In this ongoing series, we profile the most interesting independent animation filmmakers working today — the artists who, through short films and other projects, change our ideas of what the medium can do.
This week, we step away from the normal KYIF format with a posthumous entry to profile the late Run Wrake.
In a phrase: Utilizing bold graphic drawings, Run Wrake’s multi-layered works connect an onslaught of imagery from diverse media and loop them with a brilliant sense of rhythm. There’s never been anyone else quite like Wrake.
Where to start: Jukebox (1994). Jukebox is a stream-of-consciousness wonder filled with wild beats and a parade of looped drawn and collage imagery from surreal and pop culture sources. An ecstatic, surreal, and time-out-of-mind journey through a world of paranoia, fear, and wonder. One of animation’s greatest shorts. It certainly enraptured me back in the day and continues to astonish with each subsequent viewing.
What to watch next: Rabbit (2005). A boy and girl gut a rabbit and discover an idol inside its stomach. Great wealth awaits the twisted duo, but at what cost? A dark comedy tale of lost innocence, greed, and the randomness of existence that re-situates the naive imagery of children’s book author Geoffrey Higham (the U.K. version of Dick and Jane books) in a surreal and sinister landscape.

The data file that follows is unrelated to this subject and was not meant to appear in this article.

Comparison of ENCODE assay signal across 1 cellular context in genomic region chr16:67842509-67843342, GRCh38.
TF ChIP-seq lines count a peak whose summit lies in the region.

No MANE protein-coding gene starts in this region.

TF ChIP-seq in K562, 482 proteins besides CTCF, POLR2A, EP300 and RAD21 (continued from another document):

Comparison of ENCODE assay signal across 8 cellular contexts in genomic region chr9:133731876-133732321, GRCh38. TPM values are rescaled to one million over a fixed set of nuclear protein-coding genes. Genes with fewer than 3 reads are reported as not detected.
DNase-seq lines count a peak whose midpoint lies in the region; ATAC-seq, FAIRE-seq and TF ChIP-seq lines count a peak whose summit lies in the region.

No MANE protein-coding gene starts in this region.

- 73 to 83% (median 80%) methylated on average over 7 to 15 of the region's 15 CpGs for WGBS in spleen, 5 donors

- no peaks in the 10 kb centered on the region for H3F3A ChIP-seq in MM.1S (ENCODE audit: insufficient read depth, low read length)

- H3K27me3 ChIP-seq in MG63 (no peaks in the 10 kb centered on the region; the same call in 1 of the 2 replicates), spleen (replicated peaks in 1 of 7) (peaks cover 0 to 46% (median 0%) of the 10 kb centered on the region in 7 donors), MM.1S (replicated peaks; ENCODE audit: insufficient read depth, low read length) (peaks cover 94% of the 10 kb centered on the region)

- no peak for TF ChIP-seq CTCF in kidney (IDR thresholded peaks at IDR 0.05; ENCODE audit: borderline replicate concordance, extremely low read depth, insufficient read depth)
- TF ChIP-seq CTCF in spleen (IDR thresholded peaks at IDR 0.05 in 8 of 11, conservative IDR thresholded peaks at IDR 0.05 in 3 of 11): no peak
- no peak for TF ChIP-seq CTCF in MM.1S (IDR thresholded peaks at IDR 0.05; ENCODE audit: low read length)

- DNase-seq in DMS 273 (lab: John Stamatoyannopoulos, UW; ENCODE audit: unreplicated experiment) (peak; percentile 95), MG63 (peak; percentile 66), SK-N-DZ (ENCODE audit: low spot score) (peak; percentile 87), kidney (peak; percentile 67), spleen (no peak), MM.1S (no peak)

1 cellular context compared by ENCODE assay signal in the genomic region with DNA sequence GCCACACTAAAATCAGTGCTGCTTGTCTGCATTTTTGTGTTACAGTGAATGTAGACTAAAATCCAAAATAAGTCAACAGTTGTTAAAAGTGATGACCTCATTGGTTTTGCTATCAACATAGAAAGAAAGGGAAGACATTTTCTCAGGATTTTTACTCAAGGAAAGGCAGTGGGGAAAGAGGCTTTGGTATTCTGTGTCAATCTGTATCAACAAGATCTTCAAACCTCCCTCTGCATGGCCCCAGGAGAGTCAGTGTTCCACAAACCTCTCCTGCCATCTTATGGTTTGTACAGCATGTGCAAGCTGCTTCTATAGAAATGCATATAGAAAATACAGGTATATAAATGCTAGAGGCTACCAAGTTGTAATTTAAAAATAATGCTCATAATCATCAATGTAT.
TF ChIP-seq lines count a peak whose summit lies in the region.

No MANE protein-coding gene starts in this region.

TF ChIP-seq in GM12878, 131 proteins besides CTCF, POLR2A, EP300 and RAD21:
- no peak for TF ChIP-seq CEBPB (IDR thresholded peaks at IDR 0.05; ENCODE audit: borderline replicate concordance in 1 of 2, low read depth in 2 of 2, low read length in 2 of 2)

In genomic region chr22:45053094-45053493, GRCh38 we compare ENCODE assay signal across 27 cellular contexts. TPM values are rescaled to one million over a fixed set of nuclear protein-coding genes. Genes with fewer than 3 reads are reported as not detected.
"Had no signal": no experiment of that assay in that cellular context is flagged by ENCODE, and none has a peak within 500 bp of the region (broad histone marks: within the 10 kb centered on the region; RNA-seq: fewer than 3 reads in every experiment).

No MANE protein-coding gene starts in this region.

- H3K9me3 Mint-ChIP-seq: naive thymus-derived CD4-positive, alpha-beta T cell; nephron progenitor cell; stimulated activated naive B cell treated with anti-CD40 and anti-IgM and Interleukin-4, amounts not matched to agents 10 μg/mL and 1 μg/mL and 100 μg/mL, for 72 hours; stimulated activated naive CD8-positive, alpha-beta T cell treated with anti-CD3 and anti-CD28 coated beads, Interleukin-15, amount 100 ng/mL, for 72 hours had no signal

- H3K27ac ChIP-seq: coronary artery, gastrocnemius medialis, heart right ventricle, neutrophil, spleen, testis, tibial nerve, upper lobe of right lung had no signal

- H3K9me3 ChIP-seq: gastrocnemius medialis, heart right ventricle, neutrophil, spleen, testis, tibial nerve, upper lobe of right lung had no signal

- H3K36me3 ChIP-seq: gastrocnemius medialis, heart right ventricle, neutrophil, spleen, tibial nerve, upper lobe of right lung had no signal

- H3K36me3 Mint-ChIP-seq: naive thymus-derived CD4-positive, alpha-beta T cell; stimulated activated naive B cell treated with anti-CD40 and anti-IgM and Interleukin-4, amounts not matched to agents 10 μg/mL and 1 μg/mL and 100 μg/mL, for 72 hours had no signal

Other key works: Music for Babies (1996), Anyway (1990), The Control Master (2008), M Also Stands For (1996)
Influences: Dada, Punk, Pop Art, Surrealism.
Says: “I guess in every age, what has gone before is treated as somehow less important/relevant than the present culture by the majority of people. Often true, so much culture is intrinsically linked to the events and mindset of its time. However, the human condition never really changes at its most fundamental level, which is why the paintings of the Renaissance or the music of Mozart are as relevant today as they were in their time. We may think we are more advanced because we have cars with satellite navigation, computers, and endless TV channels, but emotionally we are the same as ever.”
Currently working on: Run Wrake died of cancer in 2012. His final film, Down with the Dawn, made with long-time collaborator, Howie B, was a response to his cancer diagnosis and treatment.